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  1. #1
    Oh boy
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    Gnarly FGG Action

    did anyone else see this jacked-up frame?

    http://www.fixedgeargallery.com/2005/mar/Cb.htm


    Steel is Real!

  2. #2
    Wher'd u Get That Jacket? flythebike's Avatar
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    Aluminum breaks. It has a finite fatigue life. It gets weaker and weaker throughout its life the more fatigue cycles it goes through and then it breaks. So you have to overbuild it to begin with to compensate for it getting weaker later on. That is the tradeoff for its light weight and reatively affordable nature.

    If you want a frame that won't fail catastrophically, you'd better go with steel, titanium, or carbon.
    WeBlog: http://flythebike.blogspot.com
    "Then know, that I have little wealth to lose. A man I am, crossed with adversity; My riches are these poor habiliments, Of which if you should here disfurnish me, You take the sum and substance that I have." Shakespeare: The Two Gentlemen of Verona
    Calfee Dragonfly Record, Calfee Luna Fixie T/A, Level, Campy Cervelo P3SL Campy, Lemond Poprad Campy, Fisher X-Calibur

  3. #3
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    I think the problem was beacuse, as the owner wrote, that it broke in the exact spot where a bolt was. The frame material being aluminum probably didn't help either....

  4. #4
    Cornucopia of Awesomeness baxtefer's Avatar
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    yeah holes through your downtube can't help with stuctural integrity....

  5. #5
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    Quote Originally Posted by baxtefer
    yeah holes through your aluminum downtube can't help with stuctural integrity....
    I edited it so its better now...

  6. #6
    The Alternative Dressing
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    Quote Originally Posted by flythebike
    If you want a frame that won't fail catastrophically, you'd better go with ............ carbon.
    You're an idiot. More to the point, you're an idiot whose knowledge about frame materials would fit in a thimble.

    But you're probably super cool on your fixie.

  7. #7
    Wher'd u Get That Jacket? flythebike's Avatar
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    Yes, a hole in your ALUMINUM frame would definitely reduce the fatigue stregth of the frame and increase the likelyhood of such a catastrophic failure. He is lucky he wasn't injured or killed.
    WeBlog: http://flythebike.blogspot.com
    "Then know, that I have little wealth to lose. A man I am, crossed with adversity; My riches are these poor habiliments, Of which if you should here disfurnish me, You take the sum and substance that I have." Shakespeare: The Two Gentlemen of Verona
    Calfee Dragonfly Record, Calfee Luna Fixie T/A, Level, Campy Cervelo P3SL Campy, Lemond Poprad Campy, Fisher X-Calibur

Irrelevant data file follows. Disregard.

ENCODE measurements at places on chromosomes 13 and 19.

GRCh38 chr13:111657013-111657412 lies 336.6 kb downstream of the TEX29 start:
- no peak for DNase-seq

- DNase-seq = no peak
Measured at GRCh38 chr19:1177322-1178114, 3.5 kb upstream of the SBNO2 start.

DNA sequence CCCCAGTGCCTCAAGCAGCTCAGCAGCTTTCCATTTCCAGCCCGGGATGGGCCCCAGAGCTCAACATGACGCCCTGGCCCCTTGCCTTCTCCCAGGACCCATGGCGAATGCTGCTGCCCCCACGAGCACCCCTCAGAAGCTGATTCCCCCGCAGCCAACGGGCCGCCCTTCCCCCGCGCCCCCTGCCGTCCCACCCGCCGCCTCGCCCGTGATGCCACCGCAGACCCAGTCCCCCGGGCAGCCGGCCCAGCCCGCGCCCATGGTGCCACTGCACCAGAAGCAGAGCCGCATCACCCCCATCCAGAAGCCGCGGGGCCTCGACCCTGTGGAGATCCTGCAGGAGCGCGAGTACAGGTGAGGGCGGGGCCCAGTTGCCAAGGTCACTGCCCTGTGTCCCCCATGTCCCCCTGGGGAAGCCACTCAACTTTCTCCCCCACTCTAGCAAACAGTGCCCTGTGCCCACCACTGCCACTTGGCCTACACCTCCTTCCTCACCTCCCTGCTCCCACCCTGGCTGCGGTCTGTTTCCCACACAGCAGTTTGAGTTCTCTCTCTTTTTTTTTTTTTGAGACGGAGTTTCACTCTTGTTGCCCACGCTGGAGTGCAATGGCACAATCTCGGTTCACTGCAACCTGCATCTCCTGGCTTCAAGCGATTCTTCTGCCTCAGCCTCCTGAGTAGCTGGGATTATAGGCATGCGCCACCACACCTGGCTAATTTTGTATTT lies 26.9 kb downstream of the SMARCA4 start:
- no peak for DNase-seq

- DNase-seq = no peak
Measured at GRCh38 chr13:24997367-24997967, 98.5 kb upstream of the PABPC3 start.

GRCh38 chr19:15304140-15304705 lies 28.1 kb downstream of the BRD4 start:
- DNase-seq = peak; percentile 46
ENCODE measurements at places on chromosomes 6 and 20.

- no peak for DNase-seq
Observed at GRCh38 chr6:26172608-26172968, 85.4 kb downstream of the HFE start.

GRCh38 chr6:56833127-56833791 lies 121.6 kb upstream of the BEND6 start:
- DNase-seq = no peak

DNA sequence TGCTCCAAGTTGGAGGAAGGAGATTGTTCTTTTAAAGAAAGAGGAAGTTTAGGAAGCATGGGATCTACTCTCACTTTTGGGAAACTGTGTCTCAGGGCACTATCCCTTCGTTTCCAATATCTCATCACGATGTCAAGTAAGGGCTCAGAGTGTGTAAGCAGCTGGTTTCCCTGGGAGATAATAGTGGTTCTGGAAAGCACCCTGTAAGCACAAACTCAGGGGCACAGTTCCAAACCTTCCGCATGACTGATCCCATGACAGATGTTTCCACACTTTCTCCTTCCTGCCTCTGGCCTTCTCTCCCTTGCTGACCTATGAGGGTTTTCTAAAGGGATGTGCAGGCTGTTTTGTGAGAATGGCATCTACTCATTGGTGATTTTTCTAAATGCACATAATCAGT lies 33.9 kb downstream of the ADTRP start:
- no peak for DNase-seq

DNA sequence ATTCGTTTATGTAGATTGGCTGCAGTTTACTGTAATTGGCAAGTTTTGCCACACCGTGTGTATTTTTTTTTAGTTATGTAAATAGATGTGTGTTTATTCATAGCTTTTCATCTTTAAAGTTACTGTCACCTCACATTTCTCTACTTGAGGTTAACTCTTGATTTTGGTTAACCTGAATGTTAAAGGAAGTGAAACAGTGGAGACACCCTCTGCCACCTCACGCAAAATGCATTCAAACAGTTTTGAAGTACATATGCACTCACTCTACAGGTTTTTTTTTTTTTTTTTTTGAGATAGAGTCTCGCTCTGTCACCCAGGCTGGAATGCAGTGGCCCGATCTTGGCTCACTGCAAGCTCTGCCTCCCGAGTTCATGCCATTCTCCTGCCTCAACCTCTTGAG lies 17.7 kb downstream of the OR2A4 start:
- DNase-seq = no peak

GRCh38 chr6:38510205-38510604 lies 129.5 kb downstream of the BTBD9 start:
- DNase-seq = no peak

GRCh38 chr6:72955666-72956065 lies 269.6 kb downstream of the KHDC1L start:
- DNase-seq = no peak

8. #8
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    i agree al. has a finite fatigue life, and in theory in can break catastophically. Empriically, my al. frame has been ridden daily for over 16 years. On road and off. Gathousands of miles annually. No failures and I have full confidence in the frame. Likewise, must of us dont sweat the 'finite fatigue life' of our handlebars, which take a beating.

    now, if i had throughbolted the downtube and the seattube, I may not have such confidence.

  9. #9
    Wher'd u Get That Jacket? flythebike's Avatar
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    Certainly a well constructed aluminum frame could last a lifetime. Or longer.
    WeBlog: http://flythebike.blogspot.com
    "Then know, that I have little wealth to lose. A man I am, crossed with adversity; My riches are these poor habiliments, Of which if you should here disfurnish me, You take the sum and substance that I have." Shakespeare: The Two Gentlemen of Verona
    Calfee Dragonfly Record, Calfee Luna Fixie T/A, Level, Campy Cervelo P3SL Campy, Lemond Poprad Campy, Fisher X-Calibur

  10. #10
    d_D
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    Quote Originally Posted by stevo
    i agree al. has a finite fatigue life, and in theory in can break catastophically. Empriically, my al. frame has been ridden daily for over 16 years. On road and off. Gathousands of miles annually. No failures and I have full confidence in the frame. Likewise, must of us dont sweat the 'finite fatigue life' of our handlebars, which take a beating.
    That is a problem with pretty much all frames not just alu.
    Steel frames can fatigue and break suddenly. Build a steel frame so it won't and it will be too heavy.

  11. #11
    Oh boy
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    but I think the point is that aluminum's progressive metal fatigure malleability is a lot less than steel. Steel (And other metals) can be bent back and forth a lot before they progressively get weak enough to snap. Aluminum has a lot less elasticity before breakage. Thats the point.

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